Patients deemed to be a threat to themselves or others are being denied hospital beds while commissioners squabble over money.
The Mental Health Act Commission has found practitioners are being told to delay sectioning people with urgent mental health needs until primary care trusts ascertain who should pay for their treatment.
The problem is being blamed on high bed occupancy levels and the need for PCTs to balance budgets.
The Mental Health Act Commission claims that this has encouraged PCTs not to detain patients who have travelled from other areas until the home PCT has agreed to pay.
Commission senior policy analyst Mat Kinton said: "The problem happens almost anywhere but is fairly common in London.
"In the old days if a patient turned up needing to be detained, you'd just admit them and the funds would be sorted out later. But now people are being told they should have confirmation of funding before someone is put in hospital."
While patients await beds, they will be kept in custody by an approved social worker, put in a police cell, or "they could just be in the community”, Mr Kinton said.
He called for the Department of Health to clarify the issue in its revised Mental Health Act code of practice. Consultation on the code closed last week.
The commission’s biennial report Risks, Rights, Recovery, published yesterday, criticises the practice as "improper".
It says: "Some practitioners have been instructed that they are required to identify the commissioning authority, and get approval for the funding of a hospital place, prior to using the powers of the [Mental Health] Act to admit a patient to hospital."
It condemns the practice, saying no hospital admission "which by its very nature is a matter of necessity and is usually urgent" should be delayed "not only by the unavoidable need to search for an available bed but also by an avoidable requirement to ascertain its funding".
Mental health charity Rethink has also been alerted to the problem through calls to its helpline.
A spokeswoman said: "This isn't the first time we have heard of situations where clinicians have had to take resource pressures into account when making their decisions.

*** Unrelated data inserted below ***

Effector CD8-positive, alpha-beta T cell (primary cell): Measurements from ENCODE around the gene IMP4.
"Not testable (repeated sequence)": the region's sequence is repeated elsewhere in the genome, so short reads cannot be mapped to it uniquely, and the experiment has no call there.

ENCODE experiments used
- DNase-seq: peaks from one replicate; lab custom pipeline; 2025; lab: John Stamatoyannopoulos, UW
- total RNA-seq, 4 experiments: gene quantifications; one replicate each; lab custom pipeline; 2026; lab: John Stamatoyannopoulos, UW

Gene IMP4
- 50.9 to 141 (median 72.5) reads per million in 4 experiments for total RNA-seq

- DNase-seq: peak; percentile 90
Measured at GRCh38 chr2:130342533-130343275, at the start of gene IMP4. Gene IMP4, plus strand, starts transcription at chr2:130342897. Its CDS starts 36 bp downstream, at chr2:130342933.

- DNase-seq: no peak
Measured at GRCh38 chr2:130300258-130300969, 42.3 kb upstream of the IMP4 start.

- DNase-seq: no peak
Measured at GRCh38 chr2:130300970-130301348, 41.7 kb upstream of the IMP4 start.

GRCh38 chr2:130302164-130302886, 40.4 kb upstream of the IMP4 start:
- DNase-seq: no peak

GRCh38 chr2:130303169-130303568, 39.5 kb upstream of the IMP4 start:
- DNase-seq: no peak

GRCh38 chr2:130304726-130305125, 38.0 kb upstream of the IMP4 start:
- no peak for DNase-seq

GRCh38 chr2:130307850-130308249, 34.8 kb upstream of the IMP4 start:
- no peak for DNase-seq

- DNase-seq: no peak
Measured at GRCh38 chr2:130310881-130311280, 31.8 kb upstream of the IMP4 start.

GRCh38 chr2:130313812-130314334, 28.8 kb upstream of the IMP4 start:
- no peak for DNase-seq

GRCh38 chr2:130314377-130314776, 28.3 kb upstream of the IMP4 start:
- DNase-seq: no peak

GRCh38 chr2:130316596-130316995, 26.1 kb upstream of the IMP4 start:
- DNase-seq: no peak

"It has even been suggested that clinicians have avoided sectioning individuals who need treatment because a suitable bed hasn't been available at the right time."
Primary Care Network director David Stout said it would be "bizarre" for commissioners to interfere with decisions over sectioning.
Cambridgeshire and Peterborough Mental Health Partnerships trust chief executive Karen Bell said that many admissions were made during the night and at weekends when commissioners were not available.
Michele Hampson, chair of the Royal College of Psychiatrists' general adult and community faculty, said reports that delays in being sectioned were "extremely worrying" because "detainment is the only safe option at that point".
She blamed the shortage of beds on ward closures sparked by the move to community treatments.
The commission's report reveals bed occupancy in 2006-07 improved slightly from the previous year but was still operating at over 100 per cent in more than a third of wards.
It also contains data suggesting there are a third more admissions under the act in NHS facilities annually than there are beds in the entire NHS mental health sector.
Nine per cent of acute beds for mental health and learning disability inpatients in 2006-07 were occupied by patients awaiting delayed discharges or transfers. There is less incentive for social services to tackle delayed discharge in mental health because penalties do not apply to the mental health or learning disability sectors, the report says.
Association of Directors of Social Services mental health lead Jenny Goodall said she "couldn't imagine" local authorities thinking like that. "Discharge is often a multi-agency responsibility, it's difficult to say who would be financially liable."
NHS Confederation mental health director Steve Shrubb denied bed shortages were a problem.